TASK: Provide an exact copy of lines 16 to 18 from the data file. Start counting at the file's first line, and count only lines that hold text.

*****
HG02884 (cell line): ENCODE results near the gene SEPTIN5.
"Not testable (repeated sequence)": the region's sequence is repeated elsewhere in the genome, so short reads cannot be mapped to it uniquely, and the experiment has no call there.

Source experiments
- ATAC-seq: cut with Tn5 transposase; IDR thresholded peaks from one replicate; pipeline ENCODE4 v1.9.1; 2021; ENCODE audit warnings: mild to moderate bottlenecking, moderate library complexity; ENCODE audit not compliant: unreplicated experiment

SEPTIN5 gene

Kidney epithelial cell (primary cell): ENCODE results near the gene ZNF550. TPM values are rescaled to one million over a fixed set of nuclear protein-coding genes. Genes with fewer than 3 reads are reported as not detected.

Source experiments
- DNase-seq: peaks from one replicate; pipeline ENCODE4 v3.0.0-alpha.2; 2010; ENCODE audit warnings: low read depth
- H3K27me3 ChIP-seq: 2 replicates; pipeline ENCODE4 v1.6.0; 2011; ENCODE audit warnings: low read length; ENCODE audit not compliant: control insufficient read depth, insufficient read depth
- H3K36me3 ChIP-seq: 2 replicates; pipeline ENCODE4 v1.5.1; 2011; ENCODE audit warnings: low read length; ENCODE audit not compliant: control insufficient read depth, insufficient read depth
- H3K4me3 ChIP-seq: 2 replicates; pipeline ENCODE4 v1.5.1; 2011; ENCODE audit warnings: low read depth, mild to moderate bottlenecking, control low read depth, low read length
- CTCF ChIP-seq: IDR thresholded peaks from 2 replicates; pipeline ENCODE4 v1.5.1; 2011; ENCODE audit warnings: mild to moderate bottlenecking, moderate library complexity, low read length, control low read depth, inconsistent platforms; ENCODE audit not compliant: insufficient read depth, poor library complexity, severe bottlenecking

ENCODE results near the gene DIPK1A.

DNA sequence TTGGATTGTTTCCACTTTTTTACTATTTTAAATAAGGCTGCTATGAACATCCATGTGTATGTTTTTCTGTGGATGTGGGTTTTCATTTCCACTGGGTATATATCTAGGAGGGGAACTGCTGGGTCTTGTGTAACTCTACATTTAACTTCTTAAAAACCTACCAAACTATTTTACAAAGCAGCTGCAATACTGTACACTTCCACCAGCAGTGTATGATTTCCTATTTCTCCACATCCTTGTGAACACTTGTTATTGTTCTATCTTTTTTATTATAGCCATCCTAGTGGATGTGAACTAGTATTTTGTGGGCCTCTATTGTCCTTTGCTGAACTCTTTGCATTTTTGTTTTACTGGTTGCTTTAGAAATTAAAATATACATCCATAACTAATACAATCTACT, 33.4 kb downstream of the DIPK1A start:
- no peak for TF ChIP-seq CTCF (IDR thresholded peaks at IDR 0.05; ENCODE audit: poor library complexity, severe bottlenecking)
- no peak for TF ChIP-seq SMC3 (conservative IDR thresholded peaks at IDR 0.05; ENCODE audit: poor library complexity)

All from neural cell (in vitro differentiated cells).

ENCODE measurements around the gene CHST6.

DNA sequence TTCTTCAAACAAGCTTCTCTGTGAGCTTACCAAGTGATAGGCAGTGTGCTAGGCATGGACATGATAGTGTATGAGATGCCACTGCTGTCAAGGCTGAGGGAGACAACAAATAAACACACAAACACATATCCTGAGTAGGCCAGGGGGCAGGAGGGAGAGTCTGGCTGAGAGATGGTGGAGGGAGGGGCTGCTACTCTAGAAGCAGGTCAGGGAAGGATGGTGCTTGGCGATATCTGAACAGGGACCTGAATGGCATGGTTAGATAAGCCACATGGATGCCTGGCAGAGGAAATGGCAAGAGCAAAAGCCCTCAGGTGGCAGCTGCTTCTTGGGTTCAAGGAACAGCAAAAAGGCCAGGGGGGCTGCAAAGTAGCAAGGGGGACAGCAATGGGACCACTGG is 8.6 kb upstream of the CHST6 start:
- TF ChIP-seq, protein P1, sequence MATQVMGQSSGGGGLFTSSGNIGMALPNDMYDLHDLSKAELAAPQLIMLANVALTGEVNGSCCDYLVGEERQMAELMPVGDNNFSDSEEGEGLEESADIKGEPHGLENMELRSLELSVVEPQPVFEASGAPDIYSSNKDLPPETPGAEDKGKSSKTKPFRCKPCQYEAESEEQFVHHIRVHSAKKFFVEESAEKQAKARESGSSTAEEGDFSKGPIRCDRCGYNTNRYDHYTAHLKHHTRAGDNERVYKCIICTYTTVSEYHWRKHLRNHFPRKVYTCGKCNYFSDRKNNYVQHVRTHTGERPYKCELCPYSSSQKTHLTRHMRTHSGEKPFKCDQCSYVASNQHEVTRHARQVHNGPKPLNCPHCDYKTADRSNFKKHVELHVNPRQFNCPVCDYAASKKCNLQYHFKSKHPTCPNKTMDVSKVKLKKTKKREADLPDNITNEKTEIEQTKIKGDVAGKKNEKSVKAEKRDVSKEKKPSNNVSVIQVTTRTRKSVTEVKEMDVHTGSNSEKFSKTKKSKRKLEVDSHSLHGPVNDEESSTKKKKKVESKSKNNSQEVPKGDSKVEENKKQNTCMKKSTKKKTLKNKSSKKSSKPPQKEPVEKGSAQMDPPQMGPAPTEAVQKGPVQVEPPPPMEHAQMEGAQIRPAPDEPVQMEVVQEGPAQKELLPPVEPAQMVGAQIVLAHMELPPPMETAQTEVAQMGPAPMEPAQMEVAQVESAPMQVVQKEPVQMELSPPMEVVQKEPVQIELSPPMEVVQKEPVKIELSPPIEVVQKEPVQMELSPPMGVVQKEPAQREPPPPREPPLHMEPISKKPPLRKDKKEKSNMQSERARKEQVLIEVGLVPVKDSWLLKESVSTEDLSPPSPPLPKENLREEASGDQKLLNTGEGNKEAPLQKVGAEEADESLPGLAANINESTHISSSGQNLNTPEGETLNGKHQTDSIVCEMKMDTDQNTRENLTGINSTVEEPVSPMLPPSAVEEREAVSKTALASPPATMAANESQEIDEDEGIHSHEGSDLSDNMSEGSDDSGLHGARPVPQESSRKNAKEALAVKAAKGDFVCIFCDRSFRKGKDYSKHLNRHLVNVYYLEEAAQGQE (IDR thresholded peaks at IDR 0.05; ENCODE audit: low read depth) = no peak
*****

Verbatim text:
- no peak for TF ChIP-seq SMC3 (conservative IDR thresholded peaks at IDR 0.05; ENCODE audit: poor library complexity)

All from neural cell (in vitro differentiated cells).

ENCODE measurements around the gene CHST6.